Ward Connerly (and the people who fund his American Civil Rights Institute) are planning a series of ballot initiatives in several states to end what they call “racial preferences” (affirmative action) to non-White people.
The whole terminology of “racial preferences” is inapt in the United States where Whites hold a 75.1% (or 211,460,626 people) super-majority in the U.S. population according to the 2000 Census. A member of the majority group is the preferred choice, not non-White group members who are not a part of the majority.
The purpose of affirmative action is to give those who would normally be excluded an opportunity to participate and perform. Considering that Blacks are only 12.3% (or 34,658,190 people) of the population in the U.S., there is not a possibility for Blacks to take majority control of the United States or compete one-on-one with Whites. [Note: Hispanic or Latina/Latino are designations for national origin. Members of these groups can be of any race.]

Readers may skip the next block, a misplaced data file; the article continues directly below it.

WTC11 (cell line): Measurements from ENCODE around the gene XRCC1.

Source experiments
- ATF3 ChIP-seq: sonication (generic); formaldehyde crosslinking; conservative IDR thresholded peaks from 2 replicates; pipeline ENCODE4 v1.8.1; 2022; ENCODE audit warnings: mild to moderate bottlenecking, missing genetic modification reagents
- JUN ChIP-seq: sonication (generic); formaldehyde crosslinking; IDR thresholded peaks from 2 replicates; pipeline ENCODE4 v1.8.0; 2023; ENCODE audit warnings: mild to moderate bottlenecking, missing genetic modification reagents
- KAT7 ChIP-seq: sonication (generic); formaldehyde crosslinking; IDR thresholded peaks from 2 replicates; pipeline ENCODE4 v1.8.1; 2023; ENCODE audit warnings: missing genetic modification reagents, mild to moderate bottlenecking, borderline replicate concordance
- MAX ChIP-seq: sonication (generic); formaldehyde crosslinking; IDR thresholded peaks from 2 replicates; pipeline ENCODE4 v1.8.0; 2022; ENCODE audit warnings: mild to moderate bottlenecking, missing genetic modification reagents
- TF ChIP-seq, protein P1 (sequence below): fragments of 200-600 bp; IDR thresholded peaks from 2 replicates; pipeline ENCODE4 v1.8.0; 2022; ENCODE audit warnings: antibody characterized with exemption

In all of the debates about affirmative action, the actual population numbers in the Census are not discussed. If the population numbers were discussed, they would show clearly that Ward Connerly and his financial supporters are contorting the language of the Civil Rights Act to obstruct those who are not in the majority group.
Therefore, it is not surprising that these ballot initiatives are taking place in states that have relatively small numbers of non-White people: Oklahoma, Missouri, Colorado, and Arizona. Given the demographics of these states, I predict that if the ballot initiatives reach the ballot, they are likely to pass.
Regardless, I believe sunshine is the best disinfectant (paraphrasing former U.S. Supreme Court Justice Louis Brandeis). Thus, I will cover this issue for each state Connerly and his backers seek to place a ballot initiative. I will find and analyze the actual language of the ballot initiatives, should Connerly’s group actually get the signatures to propose a ballot initiative (likely).